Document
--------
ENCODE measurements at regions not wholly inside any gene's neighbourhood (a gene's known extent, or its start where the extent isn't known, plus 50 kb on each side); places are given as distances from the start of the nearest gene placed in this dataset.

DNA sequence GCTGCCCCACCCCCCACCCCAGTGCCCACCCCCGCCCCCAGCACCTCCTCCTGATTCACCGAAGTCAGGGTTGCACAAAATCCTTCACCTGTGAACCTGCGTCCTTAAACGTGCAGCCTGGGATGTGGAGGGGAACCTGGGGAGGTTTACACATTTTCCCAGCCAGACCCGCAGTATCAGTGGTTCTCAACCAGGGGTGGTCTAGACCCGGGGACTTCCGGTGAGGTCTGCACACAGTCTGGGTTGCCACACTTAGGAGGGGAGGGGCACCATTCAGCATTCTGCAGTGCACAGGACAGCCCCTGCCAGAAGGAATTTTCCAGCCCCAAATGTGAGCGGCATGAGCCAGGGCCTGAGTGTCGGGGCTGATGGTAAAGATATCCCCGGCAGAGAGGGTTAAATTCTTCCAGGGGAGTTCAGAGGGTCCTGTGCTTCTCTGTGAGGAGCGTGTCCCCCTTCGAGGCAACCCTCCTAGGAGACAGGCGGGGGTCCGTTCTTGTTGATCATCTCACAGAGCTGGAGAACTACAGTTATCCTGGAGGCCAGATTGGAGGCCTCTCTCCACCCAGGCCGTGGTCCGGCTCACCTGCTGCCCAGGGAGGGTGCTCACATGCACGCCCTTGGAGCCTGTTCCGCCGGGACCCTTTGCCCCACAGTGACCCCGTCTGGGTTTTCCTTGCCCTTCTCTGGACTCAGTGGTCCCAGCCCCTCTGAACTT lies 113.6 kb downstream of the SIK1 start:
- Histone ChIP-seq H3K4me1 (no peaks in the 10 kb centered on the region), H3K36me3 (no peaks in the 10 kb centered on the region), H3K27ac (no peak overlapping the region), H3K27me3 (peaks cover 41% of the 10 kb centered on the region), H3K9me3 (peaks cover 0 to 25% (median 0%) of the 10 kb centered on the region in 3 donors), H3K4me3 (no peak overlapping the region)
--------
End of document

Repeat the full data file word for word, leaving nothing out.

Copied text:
ENCODE measurements at regions not wholly inside any gene's neighbourhood (a gene's known extent, or its start where the extent isn't known, plus 50 kb on each side); places are given as distances from the start of the nearest gene placed in this dataset.

DNA sequence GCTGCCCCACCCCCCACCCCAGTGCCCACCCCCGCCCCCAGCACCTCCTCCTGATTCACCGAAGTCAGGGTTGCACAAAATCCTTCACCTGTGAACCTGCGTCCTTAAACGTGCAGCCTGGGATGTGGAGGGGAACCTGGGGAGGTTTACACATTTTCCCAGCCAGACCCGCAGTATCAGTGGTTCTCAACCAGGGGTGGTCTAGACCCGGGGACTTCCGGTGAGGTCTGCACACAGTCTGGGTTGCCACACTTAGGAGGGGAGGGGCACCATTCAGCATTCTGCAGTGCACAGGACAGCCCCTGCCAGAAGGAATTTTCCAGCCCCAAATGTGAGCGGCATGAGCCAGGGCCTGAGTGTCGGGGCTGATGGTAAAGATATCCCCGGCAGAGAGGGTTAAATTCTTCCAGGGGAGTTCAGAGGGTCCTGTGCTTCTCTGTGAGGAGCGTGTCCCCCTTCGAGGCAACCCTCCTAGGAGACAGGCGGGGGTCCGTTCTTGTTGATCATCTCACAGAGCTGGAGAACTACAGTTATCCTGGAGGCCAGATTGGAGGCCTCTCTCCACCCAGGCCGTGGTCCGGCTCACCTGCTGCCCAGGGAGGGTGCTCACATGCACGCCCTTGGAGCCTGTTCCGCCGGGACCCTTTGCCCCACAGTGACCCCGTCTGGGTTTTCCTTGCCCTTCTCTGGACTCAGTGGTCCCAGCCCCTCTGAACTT lies 113.6 kb downstream of the SIK1 start:
- Histone ChIP-seq H3K4me1 (no peaks in the 10 kb centered on the region), H3K36me3 (no peaks in the 10 kb centered on the region), H3K27ac (no peak overlapping the region), H3K27me3 (peaks cover 41% of the 10 kb centered on the region), H3K9me3 (peaks cover 0 to 25% (median 0%) of the 10 kb centered on the region in 3 donors), H3K4me3 (no peak overlapping the region)